You might only be avoiding the repo man by one step if you find it difficult to make your auto loan payment each month. But, how long can my car be repossessed?
Most lenders typically begin the repossession process as soon as you are in default, which is typically at least 90 days past due on a payment. Your loan contract’s language may determine when the loan is actually deemed to be in default. The process of repossession, however, might begin the day after a late payment, depending on your lender.
When Will My Car Be Repossessed?
Your situation determines the repo timeline. How long passes from a loan default to a repossession is not a fixed period of time. Most people mistakenly believe that you must miss three payments before you are in default on your loan. However, this is a myth. In reality, one day after you miss your first payment, a lender may legally reclaim your car. But it all depends on the guidelines set forth by your lender and the terms of your auto loan agreement.
Buy here pay here (BHPH) dealers are more likely to have a recovery company on call to hasten the repossession process when a customer stops paying because they are known for not performing credit checks and catering to consumers with lower credit scores. When you finance through a franchised dealership or a larger chain, there may be more time for approval.
Can You Stop a Vehicle Repossession?
Even though your lender may not be required to inform you that a repossession is imminent, you’re still likely to hear from them once you’re 30/60/90 days past due. It might be hard to imagine, but your lender probably doesn’t want to carry out the repossession process either. They would prefer that you were actively making loan payments because it is an expensive and time-consuming process for them.
In times of financial hardship, some lenders provide deferment programs for borrowers. This involves pausing one or more payments, which are then usually added to the loan’s back end. Lenders occasionally might also be open to negotiating in other ways. Some may change the loan’s terms or move the payment deadline to a time that is more convenient for your pay schedule.
A different option to consider is refinancing. When you refinance, you take out a new auto loan on the same vehicle in place of your existing one. The majority of borrowers refinance in order to reduce their monthly payments by either lengthening the loan term or lowering the interest rate. You may be able to avoid a repossession if you are approved for refinancing and are successful in getting a lower monthly payment.
Can You Get Your Car Back After a Repo?
The sooner you take action if you believe you are headed for repossession, the more likely it is that you will be able to find a solution. Even if you can’t avoid repossession, there’s still hope. You will probably receive documentation from your lender detailing the steps to take in order to recover your vehicle after it has been repossessed. If you have the money, you usually have a few options for getting your car back.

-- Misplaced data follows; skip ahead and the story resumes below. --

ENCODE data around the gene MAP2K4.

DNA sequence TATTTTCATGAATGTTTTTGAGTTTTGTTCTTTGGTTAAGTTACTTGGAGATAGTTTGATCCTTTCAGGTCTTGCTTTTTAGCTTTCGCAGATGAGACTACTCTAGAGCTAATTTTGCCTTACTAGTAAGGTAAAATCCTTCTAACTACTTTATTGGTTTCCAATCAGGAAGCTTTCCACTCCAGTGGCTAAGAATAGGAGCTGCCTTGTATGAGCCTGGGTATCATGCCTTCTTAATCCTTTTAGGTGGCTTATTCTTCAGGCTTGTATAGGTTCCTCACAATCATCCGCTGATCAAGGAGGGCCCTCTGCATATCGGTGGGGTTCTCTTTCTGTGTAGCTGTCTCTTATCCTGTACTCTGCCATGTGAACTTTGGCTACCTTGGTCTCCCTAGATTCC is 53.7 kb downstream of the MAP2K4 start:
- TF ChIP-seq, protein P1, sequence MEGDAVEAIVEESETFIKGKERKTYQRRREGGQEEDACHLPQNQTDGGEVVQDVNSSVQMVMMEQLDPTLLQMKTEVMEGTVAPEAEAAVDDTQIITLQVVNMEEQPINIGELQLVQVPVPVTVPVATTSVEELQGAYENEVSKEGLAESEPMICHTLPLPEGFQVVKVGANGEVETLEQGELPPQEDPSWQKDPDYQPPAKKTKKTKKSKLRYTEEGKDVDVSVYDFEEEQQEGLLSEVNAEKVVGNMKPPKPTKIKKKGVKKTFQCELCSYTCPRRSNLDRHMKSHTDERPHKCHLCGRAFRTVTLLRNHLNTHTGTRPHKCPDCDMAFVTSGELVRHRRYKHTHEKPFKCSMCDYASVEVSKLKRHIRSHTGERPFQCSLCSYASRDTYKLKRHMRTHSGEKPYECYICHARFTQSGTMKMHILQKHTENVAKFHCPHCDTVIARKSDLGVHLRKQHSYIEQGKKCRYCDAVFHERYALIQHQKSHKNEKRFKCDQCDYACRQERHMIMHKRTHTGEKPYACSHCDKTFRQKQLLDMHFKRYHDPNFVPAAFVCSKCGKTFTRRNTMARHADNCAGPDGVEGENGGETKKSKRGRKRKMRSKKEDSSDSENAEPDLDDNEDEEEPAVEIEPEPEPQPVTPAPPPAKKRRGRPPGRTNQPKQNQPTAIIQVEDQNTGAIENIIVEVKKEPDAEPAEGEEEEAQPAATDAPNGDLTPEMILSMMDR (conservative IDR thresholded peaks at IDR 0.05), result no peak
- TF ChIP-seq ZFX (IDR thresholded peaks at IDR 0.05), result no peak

You may have the choice to reinstate your loan, redeem your loan, or place a bid on your car at an auction. In some circumstances or states, not all options are available. Always review your contract, and discuss your options with your lender.
Consider applying for a different car loan if you believe you are headed toward repossession and refinancing your car is not an option for you. Continuing to make payments on an auto loan that is close to going into default can harm your credit, and having a repossession appear on your credit reports can limit your ability to get loans in the future.
Try Trading in for a More Affordable Vehicle
If you are not eligible to refinance, you have options. Even if you can’t qualify for refinancing, you don’t have to put up with an unaffordable vehicle payment. Trading in your overpriced vehicle for a more reasonable one is the next possibility to consider.
Using your current car as a trade-in will help you avoid the additional credit score hit that comes with a repossession. If your car has enough equity, you could use the money left over to pay off your current auto loan and put a down payment on a more reasonably priced car. As long as you’re working with the best lender for your situation, it’s possible to obtain a dependable, affordable car even with bad credit.
Last, How Long Can My Car Be Repossessed?
It’s unfortunate that you can no longer afford your car loan payments, but at least you’re making an effort to accomplish something positive while you still have the car.
Before the repossession process begins, you typically have between 30 and 90 days. The repo men will then start looking for your car.
In order to determine whether the lender will cooperate with you, it would be honest to inform them of your situation. If they aren’t, keep in mind that both a forced repo and a voluntary repo harm your credit in the same way. You can use the car to look for a job, but don’t wait so long that you end up in legal trouble on top of your financial difficulties.